• Corn. Due to poor weather, our corn crop was less than impressive. Also, to pollinate well, one needs to plant a sizable patch of corn. This year, J.D. and I finally accepted it: we don’t want to use that much space just for corn. The ear-to-square-foot ratio is too low. Even at this year’s higher prices, local corn on the cob was still two for a dollar. It’s not worth our investment of time, money, or space. But truthfully, I might plant it again anyway. Call me an optimist.
  • Asparagus. I planted a short row of asparagus in 2005. This year, I got my first measley harvest. Asparagus crowns take several years to mature, and can produce for as long as twenty years, so I don’t know if I’m being impatient or have truly failed to give this crop what it needs. So far, we’ve invested four bags of steer manure, about $12 in asparagus crowns, room in the garden and three years of wishing in exchange for six stalks of asparagus.
  • Potatoes. Okay, okay, I just like planting potatoes. Not a good investment of space, though, unless you would normally pay the exorbitant store prices for specialty types. A 10-pound bag of russet potatoes only costs $2! I’ll try to resist this year.
  • Gooseberries. I got a nice crop of gooseberries in 2008. I even made a gooseberry pie. Then one day I noticed something was eating the leaves of one gooseberry bush. Because we have relatively few destructive garden pests around here, I didn’t do anything. Less than two weeks later, both bushes were entirely stripped of leaves. Stripped! The culprit is the gooseberry sawfly. Strike one against gooseberries. They’re incredible thorny — strike two. And the gooseberry pie wasn’t that great (strike three). Maybe I’ll replace them with more currants!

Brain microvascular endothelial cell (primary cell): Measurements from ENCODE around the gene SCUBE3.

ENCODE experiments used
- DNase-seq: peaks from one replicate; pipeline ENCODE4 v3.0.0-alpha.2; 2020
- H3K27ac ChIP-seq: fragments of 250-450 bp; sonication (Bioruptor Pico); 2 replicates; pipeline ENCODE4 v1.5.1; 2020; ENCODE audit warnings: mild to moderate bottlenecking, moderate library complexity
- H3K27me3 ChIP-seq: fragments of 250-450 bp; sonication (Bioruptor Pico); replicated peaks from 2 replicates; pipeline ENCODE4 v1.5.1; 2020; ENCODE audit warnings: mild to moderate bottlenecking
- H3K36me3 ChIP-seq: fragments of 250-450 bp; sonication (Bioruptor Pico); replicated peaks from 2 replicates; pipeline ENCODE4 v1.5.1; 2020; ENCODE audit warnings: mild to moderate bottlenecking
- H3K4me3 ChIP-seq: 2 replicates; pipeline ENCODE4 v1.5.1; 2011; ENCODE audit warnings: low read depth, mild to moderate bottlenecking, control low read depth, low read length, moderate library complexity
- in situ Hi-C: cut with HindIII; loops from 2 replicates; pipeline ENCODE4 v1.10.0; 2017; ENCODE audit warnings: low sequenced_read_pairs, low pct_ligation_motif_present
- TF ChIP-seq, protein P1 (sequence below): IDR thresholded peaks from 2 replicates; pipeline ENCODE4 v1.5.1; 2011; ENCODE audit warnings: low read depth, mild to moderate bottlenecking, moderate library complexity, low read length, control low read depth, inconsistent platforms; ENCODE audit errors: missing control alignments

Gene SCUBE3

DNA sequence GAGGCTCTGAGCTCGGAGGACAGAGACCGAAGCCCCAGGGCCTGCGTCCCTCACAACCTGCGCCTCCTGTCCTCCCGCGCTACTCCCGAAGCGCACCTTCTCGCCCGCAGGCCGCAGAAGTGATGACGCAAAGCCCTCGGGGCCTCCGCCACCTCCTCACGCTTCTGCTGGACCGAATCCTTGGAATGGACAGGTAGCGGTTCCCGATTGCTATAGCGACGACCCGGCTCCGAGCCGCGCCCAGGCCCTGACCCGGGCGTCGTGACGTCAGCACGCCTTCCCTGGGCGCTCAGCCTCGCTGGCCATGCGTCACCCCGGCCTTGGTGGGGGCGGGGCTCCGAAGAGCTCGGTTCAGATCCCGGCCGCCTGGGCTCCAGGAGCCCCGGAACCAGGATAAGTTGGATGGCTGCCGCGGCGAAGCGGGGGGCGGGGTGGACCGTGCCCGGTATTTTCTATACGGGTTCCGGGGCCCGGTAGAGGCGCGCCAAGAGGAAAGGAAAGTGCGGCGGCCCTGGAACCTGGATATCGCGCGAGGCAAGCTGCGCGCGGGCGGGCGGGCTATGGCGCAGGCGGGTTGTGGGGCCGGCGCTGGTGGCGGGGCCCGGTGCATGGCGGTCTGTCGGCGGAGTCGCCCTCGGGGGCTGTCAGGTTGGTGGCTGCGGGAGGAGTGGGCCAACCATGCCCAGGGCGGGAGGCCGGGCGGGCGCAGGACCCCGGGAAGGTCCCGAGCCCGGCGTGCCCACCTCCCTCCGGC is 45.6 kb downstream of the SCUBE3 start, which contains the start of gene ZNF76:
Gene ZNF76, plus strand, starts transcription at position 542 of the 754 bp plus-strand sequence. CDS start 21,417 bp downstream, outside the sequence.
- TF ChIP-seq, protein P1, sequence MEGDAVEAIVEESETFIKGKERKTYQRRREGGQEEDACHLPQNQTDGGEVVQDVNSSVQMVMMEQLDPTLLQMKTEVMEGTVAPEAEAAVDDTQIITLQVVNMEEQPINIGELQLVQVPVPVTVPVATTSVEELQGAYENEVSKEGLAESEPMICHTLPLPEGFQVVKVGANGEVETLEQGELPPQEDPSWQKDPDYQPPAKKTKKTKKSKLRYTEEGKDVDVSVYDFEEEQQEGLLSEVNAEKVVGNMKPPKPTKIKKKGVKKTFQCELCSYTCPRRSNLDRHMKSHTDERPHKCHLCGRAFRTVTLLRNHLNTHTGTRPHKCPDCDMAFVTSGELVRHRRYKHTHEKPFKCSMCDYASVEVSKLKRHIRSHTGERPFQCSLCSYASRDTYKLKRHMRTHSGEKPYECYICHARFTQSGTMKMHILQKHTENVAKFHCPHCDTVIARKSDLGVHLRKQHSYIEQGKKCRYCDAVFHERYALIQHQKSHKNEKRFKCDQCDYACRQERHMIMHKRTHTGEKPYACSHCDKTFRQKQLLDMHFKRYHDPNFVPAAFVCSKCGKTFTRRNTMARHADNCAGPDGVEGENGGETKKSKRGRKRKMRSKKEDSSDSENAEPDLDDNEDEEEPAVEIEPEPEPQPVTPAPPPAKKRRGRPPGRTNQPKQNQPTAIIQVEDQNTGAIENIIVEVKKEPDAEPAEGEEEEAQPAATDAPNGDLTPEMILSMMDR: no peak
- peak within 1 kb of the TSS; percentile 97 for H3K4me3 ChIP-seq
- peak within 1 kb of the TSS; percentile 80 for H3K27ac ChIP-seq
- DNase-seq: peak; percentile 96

• Cucumbers. Our cucumbers never recovered from the slug onslaught. Lesson learned. This year I will be vigilant with the protection from day one. They also suffered from sporadic watering, since I stupidly planted them among my tomatoes, which I do not water once they are established (unless drooping). Better garden layout next year!
  • Flowers. We don’t talk about it at GRS much, but there are 60 rosebushes, 23 camellias, and scads of perennial and annual flower beds at Rosings Park (as we call our half acre). I neglected these a little last year. This year I’ll strive to pay more attention to them.

Gardening is an adventure for us. For me it’s a relaxing hobby, a great way to spent my summer evenings and weekends connecting with my piece of the planet. For J.D., it’s a good way to get sweet treats for cheap. It’s a fun way to spend time together while also saving a little money.